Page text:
UN says delay in resettlement will undermine efforts to reconcile with estranged minority.
Following the end of the conflict in May, an estimated 270,000 minority Tamil civilians who had fled the final months of fierce fighting were forced into the detention camps.
About 15,000 people have since been resettled and government officials last month told the UN that all displaced Tamils would be allowed to return home by the end of January.
The government has said it needs to screen the detained Tamils for ties to the LTTE before they can be released, and says it needs time to clear mines and other dangers from Tamil villages.
But the detention has been condemned by human rights groups as an illegal form of collective punishment for Tamils following the government’s victory in the war.
The United Nations and other humanitarian groups have also expressed concerns over the conditions in camps, which they say are overcrowded and prone to disease.
There have also been concerns that the imminent monsoons will cause the camps’ limited sanitation systems to overflow, creating a public health crisis.
The government has said it will compensate the returning Tamils, but has not given specifics on what assistance it will offer.
“We will take steps to give you all that you lost, other than the lost lives,” Basil Rajapaksa, a senior government adviser and brother of Sri Lanka’s president, Mahinda Rajapaksa, told a public meeting in the village of Kathankulam.
Thursday’s release of Tamil detainees comes amid calls from the US for an international investigation into potential rights violations by both sides during the final stages of the war.
In Washington, a spokesman for the US state department called on the Sri Lankan authorities to take steps to “thoroughly investigate” what he said were “credible” claims of atrocities committed by government forces and Tamil Tigers detailed in a department report.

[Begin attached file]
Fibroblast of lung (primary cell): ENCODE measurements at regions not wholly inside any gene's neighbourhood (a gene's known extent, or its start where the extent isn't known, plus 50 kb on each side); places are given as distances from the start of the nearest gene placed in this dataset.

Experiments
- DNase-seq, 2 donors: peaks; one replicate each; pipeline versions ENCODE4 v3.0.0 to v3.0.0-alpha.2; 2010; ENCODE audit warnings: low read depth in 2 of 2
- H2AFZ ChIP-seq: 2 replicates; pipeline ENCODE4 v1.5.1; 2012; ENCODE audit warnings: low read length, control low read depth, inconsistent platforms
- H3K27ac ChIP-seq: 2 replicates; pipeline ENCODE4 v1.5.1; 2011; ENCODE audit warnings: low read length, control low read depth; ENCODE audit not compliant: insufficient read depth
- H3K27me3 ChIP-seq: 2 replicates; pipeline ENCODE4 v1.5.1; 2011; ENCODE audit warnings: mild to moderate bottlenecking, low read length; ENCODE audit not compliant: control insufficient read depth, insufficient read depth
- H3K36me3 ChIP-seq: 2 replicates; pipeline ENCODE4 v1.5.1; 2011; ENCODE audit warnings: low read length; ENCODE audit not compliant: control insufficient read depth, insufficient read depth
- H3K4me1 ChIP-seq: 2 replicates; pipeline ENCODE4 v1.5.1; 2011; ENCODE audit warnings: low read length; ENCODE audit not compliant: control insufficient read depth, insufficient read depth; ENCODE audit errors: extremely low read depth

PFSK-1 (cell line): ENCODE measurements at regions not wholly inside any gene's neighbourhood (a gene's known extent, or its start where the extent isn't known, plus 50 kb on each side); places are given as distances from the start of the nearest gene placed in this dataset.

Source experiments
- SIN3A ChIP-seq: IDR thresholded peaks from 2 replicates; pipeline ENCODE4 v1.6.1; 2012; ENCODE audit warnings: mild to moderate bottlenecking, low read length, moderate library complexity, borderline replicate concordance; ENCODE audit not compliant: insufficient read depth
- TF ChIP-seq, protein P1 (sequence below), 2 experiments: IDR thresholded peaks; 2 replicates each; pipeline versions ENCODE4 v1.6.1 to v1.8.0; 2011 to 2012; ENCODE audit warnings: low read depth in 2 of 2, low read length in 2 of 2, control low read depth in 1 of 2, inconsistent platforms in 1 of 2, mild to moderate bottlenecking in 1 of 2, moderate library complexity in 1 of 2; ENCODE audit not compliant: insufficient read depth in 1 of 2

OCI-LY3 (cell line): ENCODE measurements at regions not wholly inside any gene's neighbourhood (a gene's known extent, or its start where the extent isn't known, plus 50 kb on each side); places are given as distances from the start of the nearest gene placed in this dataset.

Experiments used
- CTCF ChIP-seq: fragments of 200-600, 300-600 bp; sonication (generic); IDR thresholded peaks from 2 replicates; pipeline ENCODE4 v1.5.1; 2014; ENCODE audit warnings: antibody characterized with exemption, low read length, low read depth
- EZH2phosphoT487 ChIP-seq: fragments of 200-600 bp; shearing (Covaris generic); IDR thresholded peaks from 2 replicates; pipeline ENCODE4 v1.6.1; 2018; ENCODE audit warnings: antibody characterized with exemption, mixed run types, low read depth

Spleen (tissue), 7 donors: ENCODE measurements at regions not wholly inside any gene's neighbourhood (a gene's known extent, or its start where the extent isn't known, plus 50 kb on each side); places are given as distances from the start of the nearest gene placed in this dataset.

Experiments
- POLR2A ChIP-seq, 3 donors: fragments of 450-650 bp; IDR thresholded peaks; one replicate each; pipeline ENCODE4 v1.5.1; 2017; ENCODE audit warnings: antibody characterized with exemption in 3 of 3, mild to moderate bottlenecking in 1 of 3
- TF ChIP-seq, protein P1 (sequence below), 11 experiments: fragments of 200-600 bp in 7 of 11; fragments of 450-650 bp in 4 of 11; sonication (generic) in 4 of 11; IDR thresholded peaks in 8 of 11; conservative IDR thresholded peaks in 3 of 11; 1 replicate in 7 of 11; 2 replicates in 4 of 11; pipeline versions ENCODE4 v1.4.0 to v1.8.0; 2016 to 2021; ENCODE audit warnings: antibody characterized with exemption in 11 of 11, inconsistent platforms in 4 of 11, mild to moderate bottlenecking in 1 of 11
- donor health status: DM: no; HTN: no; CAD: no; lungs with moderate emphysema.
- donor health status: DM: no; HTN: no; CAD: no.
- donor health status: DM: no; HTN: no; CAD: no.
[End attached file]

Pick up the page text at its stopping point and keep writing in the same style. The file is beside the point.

“Ultimately, as appropriate, (they should) bring to justice those who are found guilty,” Ian Kelly said following publication of the report, which was sent to congress on Wednesday.
The US report contains allegations that LTTE fighters took boys and girls to join their guerrilla force, and says government forces broke a ceasefire as well as killed rebels who had agreed to surrender.
It also cites claims that government troops or government-backed paramilitaries “abducted and in some instances then killed Tamil civilians, particularly children and young men”.
Sebastianpillai Rasanayagam, a 42-year-old rice farmer, was one of a group of more than 1,000 refugees bussed home to northern Mannar district following the latest release.
His family had fled after a shell slammed into their house, killing his 8-year-old son, in February last year.
“At the camp our only relief was that we were alive,” he told the Associated Press, describing and the harsh conditions, including a lack of clean water, he and other detainees had endured.
“We were worried when we will be able to return home… Hospital visits were the only times I got to go out.”
Rasanayagam said he was relieved to return home to his farm, but wept as he remembered his son.
“When I go home I will miss my son more,” he said.
The state department report covered the period of the final government offensive in the war from January until the end of May.
A spokesman in the office of the Sri Lankan president dismissed the report, saying that the government is “going to thoroughly investigate everything”.
“We have a rule of law in this country; we have a court system in our country. We can investigate things,” Lucien Karunanayake told Al Jazeera.
“The investigation process is the Sri Lankan legal process. Complaints have to be made, verified, indictments filed, arguments made in court and then decisions taken.”
Karunanayake said any investigation would depend “so much on what is being said by whom and on what basis”.
“The Sri Lankan government is a sovereign state,” he said.
“This state must be satisfied that there is sufficient need for any such inquiry, [and] so far there is no sufficient need.”
Brad Adams, Asia director of the New York-based Human Rights Watch, said in a statement that he believed the report’s claims to be “credible”.
It “”should dispel any doubts that serious abuses were committed during the conflict’s final months”, he said.
Adams called for an independent, international investigation into the allegations, given what he said was “Sri Lanka’s complete failure to investigate possible war